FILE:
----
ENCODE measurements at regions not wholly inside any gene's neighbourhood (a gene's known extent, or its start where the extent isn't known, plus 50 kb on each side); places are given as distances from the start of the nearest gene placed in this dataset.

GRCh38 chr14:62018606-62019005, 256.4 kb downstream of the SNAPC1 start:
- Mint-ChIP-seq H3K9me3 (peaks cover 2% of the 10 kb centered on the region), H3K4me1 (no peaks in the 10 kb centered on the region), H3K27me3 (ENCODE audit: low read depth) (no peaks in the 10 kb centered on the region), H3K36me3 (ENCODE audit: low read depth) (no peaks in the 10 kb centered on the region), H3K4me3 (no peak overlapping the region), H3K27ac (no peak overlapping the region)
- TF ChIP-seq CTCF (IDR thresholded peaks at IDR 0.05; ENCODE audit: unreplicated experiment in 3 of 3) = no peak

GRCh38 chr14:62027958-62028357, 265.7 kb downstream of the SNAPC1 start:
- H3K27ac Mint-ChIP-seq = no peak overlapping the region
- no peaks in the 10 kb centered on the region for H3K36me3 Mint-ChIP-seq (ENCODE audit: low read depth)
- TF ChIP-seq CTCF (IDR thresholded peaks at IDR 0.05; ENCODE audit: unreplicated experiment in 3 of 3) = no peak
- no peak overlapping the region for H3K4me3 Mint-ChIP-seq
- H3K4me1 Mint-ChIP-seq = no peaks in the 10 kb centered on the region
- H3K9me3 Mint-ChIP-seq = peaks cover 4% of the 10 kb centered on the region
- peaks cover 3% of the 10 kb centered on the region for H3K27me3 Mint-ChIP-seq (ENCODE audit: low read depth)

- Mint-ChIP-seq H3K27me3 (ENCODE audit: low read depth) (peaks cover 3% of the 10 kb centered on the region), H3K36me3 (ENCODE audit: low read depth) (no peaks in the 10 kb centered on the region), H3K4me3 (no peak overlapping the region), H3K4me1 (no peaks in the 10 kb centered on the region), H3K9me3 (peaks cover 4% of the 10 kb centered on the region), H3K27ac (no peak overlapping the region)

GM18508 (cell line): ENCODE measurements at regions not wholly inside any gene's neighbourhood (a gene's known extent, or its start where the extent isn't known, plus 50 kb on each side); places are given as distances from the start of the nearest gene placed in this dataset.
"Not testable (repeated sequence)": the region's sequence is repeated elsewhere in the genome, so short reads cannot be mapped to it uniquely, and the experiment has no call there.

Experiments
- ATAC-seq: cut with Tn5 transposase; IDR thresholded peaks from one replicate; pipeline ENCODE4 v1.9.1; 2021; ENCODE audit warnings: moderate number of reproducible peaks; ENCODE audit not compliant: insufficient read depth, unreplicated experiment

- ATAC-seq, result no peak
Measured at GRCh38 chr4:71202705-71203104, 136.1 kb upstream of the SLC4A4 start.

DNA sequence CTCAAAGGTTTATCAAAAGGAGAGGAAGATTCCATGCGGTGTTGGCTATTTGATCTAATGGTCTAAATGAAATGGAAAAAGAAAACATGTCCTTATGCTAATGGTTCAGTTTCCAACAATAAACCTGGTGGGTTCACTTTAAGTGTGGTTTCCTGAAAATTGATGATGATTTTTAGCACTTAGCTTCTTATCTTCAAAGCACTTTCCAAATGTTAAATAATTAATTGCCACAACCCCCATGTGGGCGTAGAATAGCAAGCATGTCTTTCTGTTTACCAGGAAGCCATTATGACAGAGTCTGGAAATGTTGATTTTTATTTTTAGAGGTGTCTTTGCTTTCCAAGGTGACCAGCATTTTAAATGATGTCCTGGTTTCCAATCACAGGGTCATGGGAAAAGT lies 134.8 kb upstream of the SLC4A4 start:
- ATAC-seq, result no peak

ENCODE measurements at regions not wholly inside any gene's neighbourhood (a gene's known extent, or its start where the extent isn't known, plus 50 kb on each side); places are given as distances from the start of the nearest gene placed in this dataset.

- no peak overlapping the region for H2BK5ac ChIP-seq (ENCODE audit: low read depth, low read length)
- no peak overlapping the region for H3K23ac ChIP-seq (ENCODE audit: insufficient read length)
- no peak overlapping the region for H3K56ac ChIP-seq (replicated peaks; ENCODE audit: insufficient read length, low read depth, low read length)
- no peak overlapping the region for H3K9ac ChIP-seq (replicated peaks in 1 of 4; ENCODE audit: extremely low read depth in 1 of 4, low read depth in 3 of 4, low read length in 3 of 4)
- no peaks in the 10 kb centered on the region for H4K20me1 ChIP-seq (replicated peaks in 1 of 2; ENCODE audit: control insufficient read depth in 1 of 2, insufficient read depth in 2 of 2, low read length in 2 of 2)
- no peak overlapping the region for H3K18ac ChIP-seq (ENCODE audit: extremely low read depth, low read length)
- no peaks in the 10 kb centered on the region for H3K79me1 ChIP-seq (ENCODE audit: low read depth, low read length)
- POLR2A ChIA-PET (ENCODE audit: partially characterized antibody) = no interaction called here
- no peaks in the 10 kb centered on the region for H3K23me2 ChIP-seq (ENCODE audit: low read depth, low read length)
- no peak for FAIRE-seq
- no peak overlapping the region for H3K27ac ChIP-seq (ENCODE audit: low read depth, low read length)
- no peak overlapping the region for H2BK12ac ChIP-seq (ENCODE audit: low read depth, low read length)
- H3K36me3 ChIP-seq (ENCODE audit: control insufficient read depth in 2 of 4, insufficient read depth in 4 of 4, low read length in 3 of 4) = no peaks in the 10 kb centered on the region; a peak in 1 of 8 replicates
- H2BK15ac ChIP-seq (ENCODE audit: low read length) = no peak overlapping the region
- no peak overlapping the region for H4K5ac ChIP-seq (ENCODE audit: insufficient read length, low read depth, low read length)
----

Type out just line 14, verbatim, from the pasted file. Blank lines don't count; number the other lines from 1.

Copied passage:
GM18508 (cell line): ENCODE measurements at regions not wholly inside any gene's neighbourhood (a gene's known extent, or its start where the extent isn't known, plus 50 kb on each side); places are given as distances from the start of the nearest gene placed in this dataset.